Tuesday, October 17, 2006

Kim Novak badade aldrig i Genesarets sjö


Kim Novak badade aldrig i Genesarets sjö
Directed by; Martin Asphaug, Sweden, 2005
Drama / Thriller, 95min
Distributed by SF

Story:
On his way back from his childhood friends funeral, Erik thinks back to a summer long long ago when his and Edmund's lives where changed forever.

Me:
A rather good movie considering it's Swedish and relatively new. Using a wraparound to build suspense placed in modern times we find adult Erik [Johan H:son Kjellberg] making a trip into his memory and that disturbing summer of 1962 when he, [Anton Lundqvist as young Erik] and Edmund [Jesper Adefelt] spent a summer at Erik's family house, called Genesaret, of the title. Erik's mother is dying of cancer and it's his fathers work at the locale jail house together with Edmunds father that has put the two boys together. To keep a supervising eye on the boys Erik's older brother Henry [Jonas Karlsson] who plans to write the great novel, lives in the house with them. But when Henry starts dating Ewa Klaudius [Helena af Sandeberg], fiancé of regional sports star Berra Abertsson [Anders Berg], the events that lead up to that "horrifying day" start to build up. The fact that Berra is a maniac who Erik and Edmund watch violently beat up a guy for staring at Ewa, added to the fact that Ewa is sneaking around with Erik's brother, the surprise visit of Berra asking about Erik's brother, the love all three boys, Erik, Edmund and Henry, have for Ewa, and the sudden and apparent murder of Berra add up to a rather interesting narrative. With the older brothers maturity, creative frustration and the two young guys acceptance of newly found teen sexuality it's a sort of coming of age movie with a murder mystery interwoven. The scene where the two lads have a wank as they watch Henry having it off with Ewa is bound to become a classic. Daring, sweet and foremost funny. Although it's quite easy to predict where the story is going, I was honestly surprised by this movie. I enjoyed it, and even though I thought I had it all planned out, there is no real blueprint presented to who did what, and it leaves a rather open ending. Not revolutionary, but interesting. If you want to keep up to date with what's being made in Sweden these days, then this is one of the better examples.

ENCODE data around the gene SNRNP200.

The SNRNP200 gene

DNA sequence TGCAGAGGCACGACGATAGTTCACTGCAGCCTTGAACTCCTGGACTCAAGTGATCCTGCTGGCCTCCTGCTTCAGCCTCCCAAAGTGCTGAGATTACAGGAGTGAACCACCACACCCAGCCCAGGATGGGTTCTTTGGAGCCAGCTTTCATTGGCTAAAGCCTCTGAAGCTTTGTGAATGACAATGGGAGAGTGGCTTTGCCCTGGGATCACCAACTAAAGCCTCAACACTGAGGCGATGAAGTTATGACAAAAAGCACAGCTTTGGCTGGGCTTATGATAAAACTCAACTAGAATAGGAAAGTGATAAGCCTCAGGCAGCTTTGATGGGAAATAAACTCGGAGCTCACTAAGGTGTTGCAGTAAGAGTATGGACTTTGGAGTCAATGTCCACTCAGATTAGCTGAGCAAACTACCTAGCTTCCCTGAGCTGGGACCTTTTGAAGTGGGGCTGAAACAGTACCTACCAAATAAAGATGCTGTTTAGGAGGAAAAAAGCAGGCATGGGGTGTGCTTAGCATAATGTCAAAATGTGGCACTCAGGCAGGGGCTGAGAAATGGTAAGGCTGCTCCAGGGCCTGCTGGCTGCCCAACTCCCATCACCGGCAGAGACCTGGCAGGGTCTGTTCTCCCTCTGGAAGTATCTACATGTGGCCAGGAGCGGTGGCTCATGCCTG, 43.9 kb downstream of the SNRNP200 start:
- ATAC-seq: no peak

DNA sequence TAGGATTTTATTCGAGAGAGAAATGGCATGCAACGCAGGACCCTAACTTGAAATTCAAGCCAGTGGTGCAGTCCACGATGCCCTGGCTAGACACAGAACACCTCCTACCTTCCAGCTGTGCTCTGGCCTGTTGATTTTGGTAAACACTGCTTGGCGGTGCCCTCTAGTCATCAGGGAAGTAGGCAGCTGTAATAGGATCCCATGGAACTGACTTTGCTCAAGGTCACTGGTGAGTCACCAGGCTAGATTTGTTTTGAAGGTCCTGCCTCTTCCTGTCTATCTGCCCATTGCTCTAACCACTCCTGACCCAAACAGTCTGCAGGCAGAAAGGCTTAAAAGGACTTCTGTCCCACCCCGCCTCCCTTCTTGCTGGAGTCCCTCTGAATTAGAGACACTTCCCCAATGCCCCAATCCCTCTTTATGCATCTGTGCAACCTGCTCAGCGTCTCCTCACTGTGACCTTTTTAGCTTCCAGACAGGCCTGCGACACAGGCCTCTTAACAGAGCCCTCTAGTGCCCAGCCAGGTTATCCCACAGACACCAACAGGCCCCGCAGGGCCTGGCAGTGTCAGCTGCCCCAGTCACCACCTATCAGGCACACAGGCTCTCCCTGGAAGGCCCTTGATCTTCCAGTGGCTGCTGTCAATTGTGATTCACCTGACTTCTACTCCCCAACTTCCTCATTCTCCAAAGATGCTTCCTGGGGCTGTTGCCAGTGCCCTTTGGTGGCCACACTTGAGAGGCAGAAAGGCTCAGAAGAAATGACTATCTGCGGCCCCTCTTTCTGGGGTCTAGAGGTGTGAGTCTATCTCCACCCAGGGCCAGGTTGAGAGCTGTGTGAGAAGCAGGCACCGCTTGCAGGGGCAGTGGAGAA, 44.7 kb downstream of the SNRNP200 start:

Image:
Widescreen 2.30:1 Anamorphic. Good print and great colourschemes.
Subtitles in Danish, Norweigan and Swedish

Audio:
Swedish Dolby Digital 5.1 and Dolby Digital 2.0

Extras:
There is a strange idea (rumour) that the major studios in Sweden think that consumers of domestic DVD's don't want loads of extras, so unfortunately there aren't any

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